“The paper is being discredited by the authors’ academic peers as being sloppy,” says Andrew Hoggard, Federated Farmers Dairy Chair.
“Unfortunately Joy, Death and Foote’s conclusions are drawn off assumptions, which are out in the world now and we have to rely on the intellect of its readers to see through its many untruths.”
“We support the authors’ desire to have ‘accurate reporting of real costs’ but the student’s thesis only looks at the negative externalities under very poor and inaccurate assumptions of the dairy industry while ignoring the positives. Therefore it could not possibly arrive at an accurate conclusion.” . .
The decline in international prices for milk has resulted in Westland Milk Products, New Zealand’s second biggest dairy co-operative, revising its predicted pay-out for the 2014-15 season.
Westland’s board has advised shareholders that the predicted pay-out is now $4.90 – $5.10 per kilo of milk solids (kgMS) before retentions. This is down from the previously announced range of $5 to $5.40 per kgMS.
Chief Executive Rod Quin says prices were such that a $5.20 pay-out seemed possible before the recent auctions, as buyers looked to New Zealand to secure supply ahead of the dry conditions during January and February. . .
Rates a balancing act of who’s going to foot the bill – Chris Lewis:
Rates are being set across the country as local government prepare their Long Term Plans (LTP) for the next three years.
These plans set out the council’s long term focus, describe the activities it intends on providing and specifies which community outcomes are to be achieved. More importantly, from the rate payer’s perspective, who is going to foot the bill for these activities?
Across the country Federated Farmers staff and elected members are busy squirrelling away on council’s plans. One of the things members don’t fully understand is where our membership money is spent. It has taken me a while to get my head around all the different activities the Federation covers and the effort that geos in to keeping 85 councils around New Zealand honest and fair for rural communities. . .
Climate Change Issues Minister Tim Groser and Primary Industries Minister Nathan Guy have welcomed news of a breakthrough by New Zealand researchers which offers the potential to cut greenhouse gas emissions from sheep and cattle by 30 to 90 percent without cutting production.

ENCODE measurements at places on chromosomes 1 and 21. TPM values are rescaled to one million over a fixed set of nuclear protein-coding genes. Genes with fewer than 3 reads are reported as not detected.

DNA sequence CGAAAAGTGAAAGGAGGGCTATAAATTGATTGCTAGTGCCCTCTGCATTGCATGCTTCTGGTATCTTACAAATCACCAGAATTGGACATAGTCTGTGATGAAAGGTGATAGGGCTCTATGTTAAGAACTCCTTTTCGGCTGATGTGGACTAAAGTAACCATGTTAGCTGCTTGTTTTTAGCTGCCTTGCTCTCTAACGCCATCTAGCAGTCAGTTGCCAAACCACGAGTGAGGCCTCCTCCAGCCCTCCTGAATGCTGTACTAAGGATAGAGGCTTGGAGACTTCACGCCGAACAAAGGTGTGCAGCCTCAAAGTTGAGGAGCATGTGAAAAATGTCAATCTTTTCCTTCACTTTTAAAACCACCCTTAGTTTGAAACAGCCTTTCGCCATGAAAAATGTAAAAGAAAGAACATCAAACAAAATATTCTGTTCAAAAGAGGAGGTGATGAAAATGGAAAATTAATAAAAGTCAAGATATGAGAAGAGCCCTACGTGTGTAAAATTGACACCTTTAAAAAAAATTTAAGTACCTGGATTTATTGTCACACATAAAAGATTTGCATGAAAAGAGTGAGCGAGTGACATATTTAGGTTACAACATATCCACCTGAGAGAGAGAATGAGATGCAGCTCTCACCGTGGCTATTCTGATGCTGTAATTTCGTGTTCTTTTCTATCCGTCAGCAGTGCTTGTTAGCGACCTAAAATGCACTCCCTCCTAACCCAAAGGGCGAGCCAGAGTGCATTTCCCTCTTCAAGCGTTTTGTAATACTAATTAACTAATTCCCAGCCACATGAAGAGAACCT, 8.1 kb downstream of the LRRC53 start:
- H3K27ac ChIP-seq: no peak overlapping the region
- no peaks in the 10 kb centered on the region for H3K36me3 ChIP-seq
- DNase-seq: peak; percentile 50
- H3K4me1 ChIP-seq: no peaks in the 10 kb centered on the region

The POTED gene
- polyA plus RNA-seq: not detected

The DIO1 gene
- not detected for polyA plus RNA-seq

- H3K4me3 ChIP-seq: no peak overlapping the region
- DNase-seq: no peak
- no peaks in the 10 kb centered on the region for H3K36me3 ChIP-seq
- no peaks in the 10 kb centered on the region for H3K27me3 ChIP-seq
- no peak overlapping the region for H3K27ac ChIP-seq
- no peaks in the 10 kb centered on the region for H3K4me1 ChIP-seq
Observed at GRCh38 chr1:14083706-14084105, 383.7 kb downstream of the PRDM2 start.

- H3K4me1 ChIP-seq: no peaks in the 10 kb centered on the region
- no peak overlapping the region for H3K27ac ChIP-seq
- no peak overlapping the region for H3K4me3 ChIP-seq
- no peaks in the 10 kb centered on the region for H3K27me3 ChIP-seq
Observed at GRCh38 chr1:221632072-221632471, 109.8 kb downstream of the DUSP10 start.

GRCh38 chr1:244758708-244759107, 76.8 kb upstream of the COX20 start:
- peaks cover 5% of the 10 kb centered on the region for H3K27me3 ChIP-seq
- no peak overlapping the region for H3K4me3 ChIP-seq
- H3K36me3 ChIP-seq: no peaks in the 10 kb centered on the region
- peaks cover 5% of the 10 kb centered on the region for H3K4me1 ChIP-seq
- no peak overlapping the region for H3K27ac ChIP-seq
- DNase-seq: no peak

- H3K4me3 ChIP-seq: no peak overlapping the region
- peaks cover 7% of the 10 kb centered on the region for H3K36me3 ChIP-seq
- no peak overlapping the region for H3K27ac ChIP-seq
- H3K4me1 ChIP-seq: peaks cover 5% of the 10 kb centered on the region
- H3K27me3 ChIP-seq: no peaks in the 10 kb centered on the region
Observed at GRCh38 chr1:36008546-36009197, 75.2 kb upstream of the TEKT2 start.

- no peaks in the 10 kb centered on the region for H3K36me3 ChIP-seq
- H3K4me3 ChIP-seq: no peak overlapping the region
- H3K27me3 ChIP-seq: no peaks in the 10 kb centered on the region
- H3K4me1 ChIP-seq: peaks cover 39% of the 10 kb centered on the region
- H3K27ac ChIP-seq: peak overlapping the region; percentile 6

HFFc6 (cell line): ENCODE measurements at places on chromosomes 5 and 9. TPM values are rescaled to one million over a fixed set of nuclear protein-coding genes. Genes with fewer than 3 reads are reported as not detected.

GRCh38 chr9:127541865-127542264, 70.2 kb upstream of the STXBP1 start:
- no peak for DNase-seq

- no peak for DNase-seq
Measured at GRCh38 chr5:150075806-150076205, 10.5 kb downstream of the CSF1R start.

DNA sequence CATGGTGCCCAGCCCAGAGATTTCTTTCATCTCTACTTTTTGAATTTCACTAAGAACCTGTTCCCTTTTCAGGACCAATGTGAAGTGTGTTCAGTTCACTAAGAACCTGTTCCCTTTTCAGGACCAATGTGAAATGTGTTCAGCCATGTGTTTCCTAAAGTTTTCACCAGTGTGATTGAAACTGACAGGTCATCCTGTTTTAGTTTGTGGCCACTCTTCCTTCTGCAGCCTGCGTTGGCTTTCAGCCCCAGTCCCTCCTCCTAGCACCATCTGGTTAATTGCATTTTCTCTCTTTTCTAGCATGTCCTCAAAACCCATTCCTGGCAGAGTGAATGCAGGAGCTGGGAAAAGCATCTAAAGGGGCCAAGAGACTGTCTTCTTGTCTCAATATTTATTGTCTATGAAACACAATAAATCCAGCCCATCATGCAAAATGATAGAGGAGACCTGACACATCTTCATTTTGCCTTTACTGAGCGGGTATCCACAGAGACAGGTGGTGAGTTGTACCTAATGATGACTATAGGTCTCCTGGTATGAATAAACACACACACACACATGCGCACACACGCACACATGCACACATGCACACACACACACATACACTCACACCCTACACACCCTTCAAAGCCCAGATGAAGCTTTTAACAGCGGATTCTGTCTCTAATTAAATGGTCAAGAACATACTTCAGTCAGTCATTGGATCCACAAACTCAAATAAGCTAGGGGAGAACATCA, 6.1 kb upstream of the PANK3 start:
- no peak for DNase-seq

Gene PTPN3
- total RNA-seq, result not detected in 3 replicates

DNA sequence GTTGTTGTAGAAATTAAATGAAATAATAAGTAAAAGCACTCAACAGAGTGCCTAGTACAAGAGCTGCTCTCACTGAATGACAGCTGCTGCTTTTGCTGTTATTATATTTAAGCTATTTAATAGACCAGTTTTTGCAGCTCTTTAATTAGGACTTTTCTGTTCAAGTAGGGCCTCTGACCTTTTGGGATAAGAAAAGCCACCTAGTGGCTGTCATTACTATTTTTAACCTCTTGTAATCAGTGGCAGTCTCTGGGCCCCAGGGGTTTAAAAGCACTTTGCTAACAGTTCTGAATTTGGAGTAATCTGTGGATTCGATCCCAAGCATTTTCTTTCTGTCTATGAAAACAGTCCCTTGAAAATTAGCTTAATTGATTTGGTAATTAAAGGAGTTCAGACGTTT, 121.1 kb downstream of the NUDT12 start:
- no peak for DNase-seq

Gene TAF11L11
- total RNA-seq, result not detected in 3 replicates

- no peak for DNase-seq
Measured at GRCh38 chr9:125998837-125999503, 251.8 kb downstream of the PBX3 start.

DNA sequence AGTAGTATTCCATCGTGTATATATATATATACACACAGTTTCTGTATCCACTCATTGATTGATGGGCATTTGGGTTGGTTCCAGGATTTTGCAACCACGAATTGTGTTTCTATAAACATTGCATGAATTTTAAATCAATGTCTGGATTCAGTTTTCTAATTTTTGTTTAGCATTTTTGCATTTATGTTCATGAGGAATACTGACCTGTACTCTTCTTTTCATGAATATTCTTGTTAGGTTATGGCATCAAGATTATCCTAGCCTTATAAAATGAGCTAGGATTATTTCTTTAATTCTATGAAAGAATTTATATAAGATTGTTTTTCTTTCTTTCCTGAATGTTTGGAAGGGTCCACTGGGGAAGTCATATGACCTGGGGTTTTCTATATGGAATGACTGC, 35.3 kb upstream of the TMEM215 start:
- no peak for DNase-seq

This breakthrough in methane inhibitors was made by researchers working through the New Zealand Agricultural Greenhouse Gas Research Centre and Pastoral Greenhouse Gas Research Consortium.
“Livestock methane is New Zealand’s single largest greenhouse gas emissions source, making up 35 percent of our total emissions in 2013,” says Mr Groser. . .
Tight times force farmers to adopt new tactics – Tony Field:
Dairy New Zealand is warning farmers to prepare for tough times next season as well as this one.
It says the average farmer needs $5.40 in income per kilogram of milk solids just to cover farm working expenses and interest and rent this season. Fonterra is forecasting a payout of $4.70 per kilogram of milk solids this season.
Industry body DairyNZ says “bank balances for most dairy farmers will be heading south this winter and spring, producing some short-term but significant cashflow management challenges for farmers”. . .
There’s a lot to be said for a fertiliser which does double duty, giving an instant boost of nitrogen to promote autumn growth, followed by the slower release of sulphur.
That’s the verdict of King Country sheep and beef farmers, George and Sue Morris who followed advice from their Ballance Agri-Nutrients representative to give PhaSedN a try.
The product is a granulated combination of SustaiN, elemental sulphur and lime. While the nitrogen offers an immediate boost to pasture, the elemental sulphur delivers a long-term supply of sulphur. It is an ideal combination where there is a high sulphur need such as sandy, peat and pumice soils or if there is high rainfall or a high risk of sulphur leaching. . .
Snapshots of US agriculture – Conversable Economist:
An extraordinary shift happened in the US agricultural sector during the last century or so. Robert A. Hoppe lays out the facts in his report “Structure and Finances of U.S. Farms: Family Farm Report,
2014 Edition,” written as Economic Information Bulletin Number 132, December 2014, for the U.S. Department of Agriculture. Indeed, when I hear arguments about how difficult (impossible?) it will be for the US workforce to adjust to the coming waves of technology, my thought quickly jump to the shift in agriculture.
For example, back around 1910, about one-third of all US workers were in agriculture (blue line, measured on the right-hand scale). It’s now about 2%. The absolute number of jobs in agriculture declined, too, but the big change was that more than 100% of the job growth in the U.S. was in the non-agricultural sector. I haven’t researched the point, but my guess is that many people around 1910 would have viewed these changes as somewhere between impossible and inconceivable. . . Hat tip: Utopia